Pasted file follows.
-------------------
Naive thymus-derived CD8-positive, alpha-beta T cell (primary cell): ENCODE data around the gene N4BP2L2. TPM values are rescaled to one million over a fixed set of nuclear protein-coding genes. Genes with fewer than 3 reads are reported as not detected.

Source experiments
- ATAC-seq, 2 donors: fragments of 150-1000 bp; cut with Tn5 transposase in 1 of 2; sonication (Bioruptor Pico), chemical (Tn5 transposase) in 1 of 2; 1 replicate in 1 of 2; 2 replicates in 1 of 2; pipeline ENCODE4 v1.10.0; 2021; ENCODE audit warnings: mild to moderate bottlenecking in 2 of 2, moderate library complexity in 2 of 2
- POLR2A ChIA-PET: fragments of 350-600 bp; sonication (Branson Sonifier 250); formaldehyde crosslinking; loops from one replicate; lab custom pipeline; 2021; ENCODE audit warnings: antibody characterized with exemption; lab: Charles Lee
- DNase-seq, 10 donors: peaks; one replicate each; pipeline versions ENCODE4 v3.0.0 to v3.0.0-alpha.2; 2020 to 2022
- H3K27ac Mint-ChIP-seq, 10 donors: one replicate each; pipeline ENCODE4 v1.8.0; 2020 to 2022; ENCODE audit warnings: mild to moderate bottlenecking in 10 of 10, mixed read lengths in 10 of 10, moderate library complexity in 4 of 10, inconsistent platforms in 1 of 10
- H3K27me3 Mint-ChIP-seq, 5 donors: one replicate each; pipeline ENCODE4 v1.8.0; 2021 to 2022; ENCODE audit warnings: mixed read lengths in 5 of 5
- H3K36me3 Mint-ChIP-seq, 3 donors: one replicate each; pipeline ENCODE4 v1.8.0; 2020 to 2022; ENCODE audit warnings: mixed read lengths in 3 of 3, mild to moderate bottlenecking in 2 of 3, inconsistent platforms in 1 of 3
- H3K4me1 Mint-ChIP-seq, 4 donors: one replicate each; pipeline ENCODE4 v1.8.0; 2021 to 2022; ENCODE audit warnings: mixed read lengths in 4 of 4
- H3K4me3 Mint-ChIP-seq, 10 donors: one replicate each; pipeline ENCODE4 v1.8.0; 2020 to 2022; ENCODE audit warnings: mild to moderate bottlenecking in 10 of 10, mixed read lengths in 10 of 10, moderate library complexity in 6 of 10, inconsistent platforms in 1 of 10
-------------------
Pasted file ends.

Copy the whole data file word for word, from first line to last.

Naive thymus-derived CD8-positive, alpha-beta T cell (primary cell): ENCODE data around the gene N4BP2L2. TPM values are rescaled to one million over a fixed set of nuclear protein-coding genes. Genes with fewer than 3 reads are reported as not detected.

Source experiments
- ATAC-seq, 2 donors: fragments of 150-1000 bp; cut with Tn5 transposase in 1 of 2; sonication (Bioruptor Pico), chemical (Tn5 transposase) in 1 of 2; 1 replicate in 1 of 2; 2 replicates in 1 of 2; pipeline ENCODE4 v1.10.0; 2021; ENCODE audit warnings: mild to moderate bottlenecking in 2 of 2, moderate library complexity in 2 of 2
- POLR2A ChIA-PET: fragments of 350-600 bp; sonication (Branson Sonifier 250); formaldehyde crosslinking; loops from one replicate; lab custom pipeline; 2021; ENCODE audit warnings: antibody characterized with exemption; lab: Charles Lee
- DNase-seq, 10 donors: peaks; one replicate each; pipeline versions ENCODE4 v3.0.0 to v3.0.0-alpha.2; 2020 to 2022
- H3K27ac Mint-ChIP-seq, 10 donors: one replicate each; pipeline ENCODE4 v1.8.0; 2020 to 2022; ENCODE audit warnings: mild to moderate bottlenecking in 10 of 10, mixed read lengths in 10 of 10, moderate library complexity in 4 of 10, inconsistent platforms in 1 of 10
- H3K27me3 Mint-ChIP-seq, 5 donors: one replicate each; pipeline ENCODE4 v1.8.0; 2021 to 2022; ENCODE audit warnings: mixed read lengths in 5 of 5
- H3K36me3 Mint-ChIP-seq, 3 donors: one replicate each; pipeline ENCODE4 v1.8.0; 2020 to 2022; ENCODE audit warnings: mixed read lengths in 3 of 3, mild to moderate bottlenecking in 2 of 3, inconsistent platforms in 1 of 3
- H3K4me1 Mint-ChIP-seq, 4 donors: one replicate each; pipeline ENCODE4 v1.8.0; 2021 to 2022; ENCODE audit warnings: mixed read lengths in 4 of 4
- H3K4me3 Mint-ChIP-seq, 10 donors: one replicate each; pipeline ENCODE4 v1.8.0; 2020 to 2022; ENCODE audit warnings: mild to moderate bottlenecking in 10 of 10, mixed read lengths in 10 of 10, moderate library complexity in 6 of 10, inconsistent platforms in 1 of 10